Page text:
Nissan presents Bloggin’ Mamas Safety Academy Sponsored
Confession – I am nervous and scared to let my kids drive! It’s the reason I delayed teaching them how to drive! I regret giving in to that fear. However, I now understand that it’s actually something deeper that I didn’t know would effect me.
I was in a car accident when I was 5 years old. Back then there were no seat belt laws or regulations. I was sitting in the front seat of my dad’s Plymouth. When another car ran their red light and T-boned our car, I was lifted up from my seat and hit my head on the windshield. I don’t remember that. I do remember waking up, sitting in the street with a paramedic talking to me.
Some of that fear stirred up as I was teaching my daughters to drive. Whooaaa! Who would have known!? My intention was to learn more about Nissan’s car safety features in hopes to settle my fears. I attended their Safety Academy on Tuesday, July 31, 2018. Thank you Nissan for presenting the Bloggin’ Mamas Safety Academy at the unique Mersea Restaurant on Treasure Island, California!
We began with a review of safety data including car seat safety with Danielle Bojanzyk, Senior Engineer, Nissan North America and Marlene Mendoza, Purchasing, Nissan North America.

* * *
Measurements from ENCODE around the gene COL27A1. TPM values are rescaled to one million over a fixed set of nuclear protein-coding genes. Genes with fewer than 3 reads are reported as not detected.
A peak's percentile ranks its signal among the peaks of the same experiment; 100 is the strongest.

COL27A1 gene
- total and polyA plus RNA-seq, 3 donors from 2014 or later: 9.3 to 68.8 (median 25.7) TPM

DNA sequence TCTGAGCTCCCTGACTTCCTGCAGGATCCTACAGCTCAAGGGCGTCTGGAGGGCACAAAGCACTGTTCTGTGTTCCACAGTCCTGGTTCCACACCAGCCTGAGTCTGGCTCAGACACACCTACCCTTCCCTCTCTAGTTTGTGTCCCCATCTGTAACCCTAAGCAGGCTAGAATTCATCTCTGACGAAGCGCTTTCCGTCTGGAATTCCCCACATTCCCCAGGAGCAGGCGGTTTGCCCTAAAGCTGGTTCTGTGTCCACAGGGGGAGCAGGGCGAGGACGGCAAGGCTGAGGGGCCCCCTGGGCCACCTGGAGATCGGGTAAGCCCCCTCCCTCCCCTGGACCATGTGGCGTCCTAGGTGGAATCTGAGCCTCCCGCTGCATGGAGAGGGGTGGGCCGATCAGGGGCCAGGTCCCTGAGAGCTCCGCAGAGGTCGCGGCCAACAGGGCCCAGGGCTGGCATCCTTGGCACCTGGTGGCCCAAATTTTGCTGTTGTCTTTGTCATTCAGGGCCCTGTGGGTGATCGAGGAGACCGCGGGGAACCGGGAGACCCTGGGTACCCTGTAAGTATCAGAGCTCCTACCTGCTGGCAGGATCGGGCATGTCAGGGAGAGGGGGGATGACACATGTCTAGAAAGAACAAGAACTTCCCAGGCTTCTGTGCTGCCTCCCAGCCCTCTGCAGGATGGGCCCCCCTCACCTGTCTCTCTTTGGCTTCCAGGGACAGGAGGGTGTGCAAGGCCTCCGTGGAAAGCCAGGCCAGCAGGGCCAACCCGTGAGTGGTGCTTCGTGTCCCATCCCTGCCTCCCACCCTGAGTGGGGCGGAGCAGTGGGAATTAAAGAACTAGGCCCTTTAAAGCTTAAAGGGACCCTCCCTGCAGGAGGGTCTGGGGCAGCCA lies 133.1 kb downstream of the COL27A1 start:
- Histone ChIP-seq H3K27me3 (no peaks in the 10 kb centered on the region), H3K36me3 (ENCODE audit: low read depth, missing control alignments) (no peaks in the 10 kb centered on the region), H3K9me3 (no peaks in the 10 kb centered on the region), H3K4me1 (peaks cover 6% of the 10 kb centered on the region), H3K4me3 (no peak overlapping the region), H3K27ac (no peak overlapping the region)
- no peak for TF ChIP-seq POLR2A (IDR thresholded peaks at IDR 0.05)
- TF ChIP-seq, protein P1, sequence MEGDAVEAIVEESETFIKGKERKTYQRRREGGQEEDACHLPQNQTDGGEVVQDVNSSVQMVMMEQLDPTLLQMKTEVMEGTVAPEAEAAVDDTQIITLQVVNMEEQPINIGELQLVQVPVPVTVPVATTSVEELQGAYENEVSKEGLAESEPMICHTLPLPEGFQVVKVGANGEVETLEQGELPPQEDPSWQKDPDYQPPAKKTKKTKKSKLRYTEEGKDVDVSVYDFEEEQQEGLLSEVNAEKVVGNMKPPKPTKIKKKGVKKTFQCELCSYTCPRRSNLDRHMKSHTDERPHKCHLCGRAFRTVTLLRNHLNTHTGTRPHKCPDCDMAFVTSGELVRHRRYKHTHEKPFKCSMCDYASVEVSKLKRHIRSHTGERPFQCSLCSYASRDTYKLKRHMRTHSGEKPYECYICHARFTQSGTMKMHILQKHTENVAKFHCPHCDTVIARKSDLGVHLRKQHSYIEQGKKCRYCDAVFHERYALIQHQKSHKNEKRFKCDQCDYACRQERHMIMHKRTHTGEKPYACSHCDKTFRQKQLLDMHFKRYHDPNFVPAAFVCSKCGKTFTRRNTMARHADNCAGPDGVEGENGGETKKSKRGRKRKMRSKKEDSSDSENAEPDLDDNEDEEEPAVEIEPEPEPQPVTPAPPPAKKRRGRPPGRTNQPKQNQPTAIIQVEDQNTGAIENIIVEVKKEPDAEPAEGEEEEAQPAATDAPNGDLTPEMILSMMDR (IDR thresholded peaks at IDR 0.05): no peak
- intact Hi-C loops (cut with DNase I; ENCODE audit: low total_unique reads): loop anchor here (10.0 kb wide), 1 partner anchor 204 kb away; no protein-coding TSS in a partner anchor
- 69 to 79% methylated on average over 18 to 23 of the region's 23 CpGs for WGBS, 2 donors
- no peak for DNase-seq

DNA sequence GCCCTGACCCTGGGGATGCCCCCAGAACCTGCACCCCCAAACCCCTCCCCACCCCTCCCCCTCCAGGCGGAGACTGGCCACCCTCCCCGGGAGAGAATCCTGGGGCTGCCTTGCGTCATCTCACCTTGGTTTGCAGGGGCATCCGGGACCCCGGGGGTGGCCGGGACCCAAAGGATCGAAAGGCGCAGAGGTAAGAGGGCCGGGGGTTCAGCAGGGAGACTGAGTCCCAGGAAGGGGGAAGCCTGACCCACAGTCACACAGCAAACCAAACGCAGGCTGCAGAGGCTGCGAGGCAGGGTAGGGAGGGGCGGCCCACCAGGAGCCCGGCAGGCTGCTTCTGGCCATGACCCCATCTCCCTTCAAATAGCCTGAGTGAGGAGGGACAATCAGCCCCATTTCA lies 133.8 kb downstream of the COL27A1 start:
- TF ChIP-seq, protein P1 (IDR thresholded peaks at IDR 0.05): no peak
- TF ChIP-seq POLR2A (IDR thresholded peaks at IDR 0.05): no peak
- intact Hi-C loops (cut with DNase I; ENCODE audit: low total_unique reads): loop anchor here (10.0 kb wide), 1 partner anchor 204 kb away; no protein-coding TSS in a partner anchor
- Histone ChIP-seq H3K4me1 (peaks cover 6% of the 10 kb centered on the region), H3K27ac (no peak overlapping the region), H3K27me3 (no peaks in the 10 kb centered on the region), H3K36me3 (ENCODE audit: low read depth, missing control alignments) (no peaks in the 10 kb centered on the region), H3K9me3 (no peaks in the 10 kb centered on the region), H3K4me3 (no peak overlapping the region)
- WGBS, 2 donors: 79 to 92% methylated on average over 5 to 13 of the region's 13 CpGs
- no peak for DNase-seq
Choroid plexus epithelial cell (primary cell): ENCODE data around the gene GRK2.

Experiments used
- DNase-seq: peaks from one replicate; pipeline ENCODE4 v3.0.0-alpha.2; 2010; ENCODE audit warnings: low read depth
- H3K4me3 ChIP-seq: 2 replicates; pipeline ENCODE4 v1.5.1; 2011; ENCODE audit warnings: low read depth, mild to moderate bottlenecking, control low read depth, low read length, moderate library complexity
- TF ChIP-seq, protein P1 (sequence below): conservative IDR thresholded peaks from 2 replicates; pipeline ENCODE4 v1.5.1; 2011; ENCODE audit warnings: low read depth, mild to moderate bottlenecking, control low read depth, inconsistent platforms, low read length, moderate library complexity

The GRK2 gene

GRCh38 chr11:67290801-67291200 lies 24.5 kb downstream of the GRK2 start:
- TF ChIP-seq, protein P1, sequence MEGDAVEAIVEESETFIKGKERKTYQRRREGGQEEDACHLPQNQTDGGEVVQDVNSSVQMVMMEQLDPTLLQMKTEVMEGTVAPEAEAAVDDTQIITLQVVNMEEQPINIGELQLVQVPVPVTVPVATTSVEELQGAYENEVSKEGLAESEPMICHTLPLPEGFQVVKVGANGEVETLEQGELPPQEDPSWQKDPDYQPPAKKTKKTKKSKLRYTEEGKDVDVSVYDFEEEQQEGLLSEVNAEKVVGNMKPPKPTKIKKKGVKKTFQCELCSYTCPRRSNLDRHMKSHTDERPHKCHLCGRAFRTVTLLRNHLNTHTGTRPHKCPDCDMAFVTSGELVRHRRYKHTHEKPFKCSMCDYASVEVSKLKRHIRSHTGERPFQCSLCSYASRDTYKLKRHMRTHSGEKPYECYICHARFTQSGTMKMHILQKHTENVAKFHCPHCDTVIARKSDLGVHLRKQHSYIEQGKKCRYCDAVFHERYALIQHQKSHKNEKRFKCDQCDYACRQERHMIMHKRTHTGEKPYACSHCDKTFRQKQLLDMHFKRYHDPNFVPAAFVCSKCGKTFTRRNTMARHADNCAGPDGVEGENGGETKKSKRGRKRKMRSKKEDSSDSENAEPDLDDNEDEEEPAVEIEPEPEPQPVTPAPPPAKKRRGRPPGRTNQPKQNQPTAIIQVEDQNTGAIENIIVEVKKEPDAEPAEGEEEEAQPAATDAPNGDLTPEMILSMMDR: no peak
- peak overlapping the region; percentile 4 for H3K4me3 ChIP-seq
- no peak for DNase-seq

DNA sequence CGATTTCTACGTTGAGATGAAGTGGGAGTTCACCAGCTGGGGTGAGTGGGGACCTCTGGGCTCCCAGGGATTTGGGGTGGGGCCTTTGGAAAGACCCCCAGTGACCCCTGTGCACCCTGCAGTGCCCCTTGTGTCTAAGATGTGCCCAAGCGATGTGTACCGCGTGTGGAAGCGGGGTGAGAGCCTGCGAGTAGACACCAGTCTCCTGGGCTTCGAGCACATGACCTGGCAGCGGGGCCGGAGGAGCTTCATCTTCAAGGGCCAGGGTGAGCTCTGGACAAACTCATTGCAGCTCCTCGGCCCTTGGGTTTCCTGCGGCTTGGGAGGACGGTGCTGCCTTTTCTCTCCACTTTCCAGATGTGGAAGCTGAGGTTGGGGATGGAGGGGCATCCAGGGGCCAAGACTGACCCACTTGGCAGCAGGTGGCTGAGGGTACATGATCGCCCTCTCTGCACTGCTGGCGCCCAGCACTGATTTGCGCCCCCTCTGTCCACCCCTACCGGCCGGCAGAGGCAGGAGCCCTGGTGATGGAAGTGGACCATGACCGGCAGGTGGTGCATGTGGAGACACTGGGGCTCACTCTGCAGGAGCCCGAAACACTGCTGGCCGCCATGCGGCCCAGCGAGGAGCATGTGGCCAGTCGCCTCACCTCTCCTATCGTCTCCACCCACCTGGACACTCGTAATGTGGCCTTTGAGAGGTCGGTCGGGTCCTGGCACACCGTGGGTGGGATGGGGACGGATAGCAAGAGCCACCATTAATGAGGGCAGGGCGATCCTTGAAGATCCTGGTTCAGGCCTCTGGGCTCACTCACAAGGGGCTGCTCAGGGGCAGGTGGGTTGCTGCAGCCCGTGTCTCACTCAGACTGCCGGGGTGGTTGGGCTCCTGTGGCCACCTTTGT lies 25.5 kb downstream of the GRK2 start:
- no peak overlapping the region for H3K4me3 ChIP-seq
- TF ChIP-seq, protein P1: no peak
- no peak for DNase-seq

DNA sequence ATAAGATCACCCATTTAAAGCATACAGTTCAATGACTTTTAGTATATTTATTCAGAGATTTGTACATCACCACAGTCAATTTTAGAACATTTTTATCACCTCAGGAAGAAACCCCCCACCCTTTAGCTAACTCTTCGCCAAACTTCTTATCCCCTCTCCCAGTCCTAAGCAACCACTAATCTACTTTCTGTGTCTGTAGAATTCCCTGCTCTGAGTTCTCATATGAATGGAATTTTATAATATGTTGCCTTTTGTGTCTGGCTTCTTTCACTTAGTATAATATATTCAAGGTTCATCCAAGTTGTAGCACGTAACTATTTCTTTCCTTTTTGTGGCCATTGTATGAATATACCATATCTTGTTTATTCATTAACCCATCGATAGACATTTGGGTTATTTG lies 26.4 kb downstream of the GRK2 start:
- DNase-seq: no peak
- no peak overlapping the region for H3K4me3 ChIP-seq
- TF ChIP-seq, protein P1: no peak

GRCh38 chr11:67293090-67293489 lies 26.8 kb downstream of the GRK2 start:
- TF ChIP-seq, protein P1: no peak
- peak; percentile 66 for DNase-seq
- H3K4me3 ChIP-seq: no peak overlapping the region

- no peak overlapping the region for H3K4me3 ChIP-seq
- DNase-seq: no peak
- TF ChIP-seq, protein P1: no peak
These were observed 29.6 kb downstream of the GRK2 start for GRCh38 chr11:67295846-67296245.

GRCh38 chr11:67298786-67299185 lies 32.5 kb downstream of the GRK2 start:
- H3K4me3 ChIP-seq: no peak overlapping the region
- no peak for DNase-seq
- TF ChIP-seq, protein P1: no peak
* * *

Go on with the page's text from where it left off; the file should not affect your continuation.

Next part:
With my childhood experience, I wasn’t too surprised at the statistic that “Latino children 4-8 year old are likely to be injured in a crash and that “children in this age group are also the least likely to be restrained.”
When I thought of my children, I remembered how happy we were when they had out grown their car seats! They could easily jump in the car and buckle themselves. One less thing for us to worry about it right moms? But these statistics are too serious to ignore.
- 2007 Partners for Child Passenger Safety (PCPS) Fact & Trend Report found Latino children die in crashes at rates up to 60% higher than non-Latino
children and is the number one cause of death and acquired
disability for Latino children in the U.S.
- In 2012 the American Journal of Preventive Medicine reported Hispanic infants and toddlers are 10 times more likely to be unrestrained
All I could do was think about our own carseats! We have a forward-facing car seat for my son, Titus, who turns 3 years in September and a booster seat for my nephew, Joseph, who turned 8 years this past June. Thankfully, Danielle walked us through the installation of a car seat and how to properly buckle the harness straps.
I had to check myself! I’m embarrassed but watch what happened.
I took the seat out, wiped it down, and tried it again.
If you’re not sure if your car seat is safe, in California, our California Highway Patrol can schedule an appointment to perform a safety check. Then you can make a point to regularly check the car seat for yourself.
Thanks again Nissan for hosting this informative event!
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